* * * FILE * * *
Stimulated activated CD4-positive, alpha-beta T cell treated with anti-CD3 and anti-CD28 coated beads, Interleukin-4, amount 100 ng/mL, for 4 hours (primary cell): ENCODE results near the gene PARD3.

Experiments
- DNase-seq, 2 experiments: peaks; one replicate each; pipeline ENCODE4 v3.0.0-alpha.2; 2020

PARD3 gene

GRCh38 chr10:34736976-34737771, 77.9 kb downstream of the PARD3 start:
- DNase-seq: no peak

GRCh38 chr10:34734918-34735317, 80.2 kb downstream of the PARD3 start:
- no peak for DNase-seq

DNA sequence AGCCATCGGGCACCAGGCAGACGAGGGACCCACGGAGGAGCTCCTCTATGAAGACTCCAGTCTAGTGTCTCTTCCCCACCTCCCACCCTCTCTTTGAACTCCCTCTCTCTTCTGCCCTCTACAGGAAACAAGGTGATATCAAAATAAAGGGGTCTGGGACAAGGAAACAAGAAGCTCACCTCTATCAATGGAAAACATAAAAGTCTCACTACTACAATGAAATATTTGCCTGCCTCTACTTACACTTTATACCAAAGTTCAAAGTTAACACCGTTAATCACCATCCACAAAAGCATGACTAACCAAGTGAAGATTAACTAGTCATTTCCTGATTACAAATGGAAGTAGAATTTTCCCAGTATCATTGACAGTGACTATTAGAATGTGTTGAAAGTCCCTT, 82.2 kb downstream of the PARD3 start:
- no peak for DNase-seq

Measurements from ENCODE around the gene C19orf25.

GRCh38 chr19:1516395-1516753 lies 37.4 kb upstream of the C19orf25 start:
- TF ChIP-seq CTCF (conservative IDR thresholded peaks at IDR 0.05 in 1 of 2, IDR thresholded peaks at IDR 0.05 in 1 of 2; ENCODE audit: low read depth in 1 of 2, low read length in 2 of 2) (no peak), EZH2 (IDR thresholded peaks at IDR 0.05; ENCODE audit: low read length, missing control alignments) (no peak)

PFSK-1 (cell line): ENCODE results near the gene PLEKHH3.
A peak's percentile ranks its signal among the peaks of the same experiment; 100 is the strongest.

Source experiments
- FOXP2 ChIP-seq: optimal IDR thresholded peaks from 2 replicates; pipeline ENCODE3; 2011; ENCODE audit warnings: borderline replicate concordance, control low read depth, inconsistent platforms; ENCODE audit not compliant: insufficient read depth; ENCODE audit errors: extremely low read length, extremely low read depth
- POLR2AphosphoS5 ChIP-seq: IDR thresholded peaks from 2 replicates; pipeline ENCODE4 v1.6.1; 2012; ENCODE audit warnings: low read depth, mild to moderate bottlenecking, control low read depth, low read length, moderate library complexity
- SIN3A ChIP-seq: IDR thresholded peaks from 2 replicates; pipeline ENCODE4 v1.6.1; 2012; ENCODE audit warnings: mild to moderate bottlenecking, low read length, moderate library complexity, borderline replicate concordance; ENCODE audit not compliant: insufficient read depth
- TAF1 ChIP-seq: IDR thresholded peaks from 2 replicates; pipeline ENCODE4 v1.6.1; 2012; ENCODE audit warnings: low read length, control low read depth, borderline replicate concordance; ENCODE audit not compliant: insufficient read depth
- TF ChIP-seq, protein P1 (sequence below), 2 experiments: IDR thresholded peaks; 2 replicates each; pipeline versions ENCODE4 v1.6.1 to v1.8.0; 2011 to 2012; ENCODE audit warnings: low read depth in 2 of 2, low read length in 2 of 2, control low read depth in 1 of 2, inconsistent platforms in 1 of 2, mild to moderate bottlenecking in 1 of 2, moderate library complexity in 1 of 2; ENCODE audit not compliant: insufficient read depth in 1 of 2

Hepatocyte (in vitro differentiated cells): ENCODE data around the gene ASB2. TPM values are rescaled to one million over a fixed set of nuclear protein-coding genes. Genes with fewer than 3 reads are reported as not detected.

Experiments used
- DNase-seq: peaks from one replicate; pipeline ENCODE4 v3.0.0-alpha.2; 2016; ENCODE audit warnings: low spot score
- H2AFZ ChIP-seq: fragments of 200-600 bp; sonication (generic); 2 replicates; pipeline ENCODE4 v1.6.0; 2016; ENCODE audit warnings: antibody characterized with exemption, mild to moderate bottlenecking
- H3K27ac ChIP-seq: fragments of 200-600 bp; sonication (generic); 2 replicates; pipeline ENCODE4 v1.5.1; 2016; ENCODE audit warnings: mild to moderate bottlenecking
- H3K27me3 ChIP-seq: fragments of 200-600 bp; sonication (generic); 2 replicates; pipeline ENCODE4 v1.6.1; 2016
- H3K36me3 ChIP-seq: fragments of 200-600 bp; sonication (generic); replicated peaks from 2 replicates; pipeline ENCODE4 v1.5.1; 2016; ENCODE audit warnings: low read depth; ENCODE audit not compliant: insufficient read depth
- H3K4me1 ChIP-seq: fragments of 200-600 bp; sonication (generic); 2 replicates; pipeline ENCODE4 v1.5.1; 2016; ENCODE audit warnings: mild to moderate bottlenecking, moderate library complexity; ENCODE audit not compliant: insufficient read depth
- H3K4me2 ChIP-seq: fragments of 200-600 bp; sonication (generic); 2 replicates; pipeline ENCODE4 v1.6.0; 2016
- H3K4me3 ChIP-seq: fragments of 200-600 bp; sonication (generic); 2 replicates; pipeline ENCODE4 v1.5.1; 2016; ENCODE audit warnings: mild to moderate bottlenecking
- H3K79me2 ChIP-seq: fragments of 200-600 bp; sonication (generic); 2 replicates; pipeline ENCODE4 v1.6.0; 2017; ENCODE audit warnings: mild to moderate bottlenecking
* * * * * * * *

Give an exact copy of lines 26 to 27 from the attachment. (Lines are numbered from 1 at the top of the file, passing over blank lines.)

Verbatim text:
- H3K27ac ChIP-seq: fragments of 200-600 bp; sonication (generic); 2 replicates; pipeline ENCODE4 v1.5.1; 2016; ENCODE audit warnings: mild to moderate bottlenecking
- H3K27me3 ChIP-seq: fragments of 200-600 bp; sonication (generic); 2 replicates; pipeline ENCODE4 v1.6.1; 2016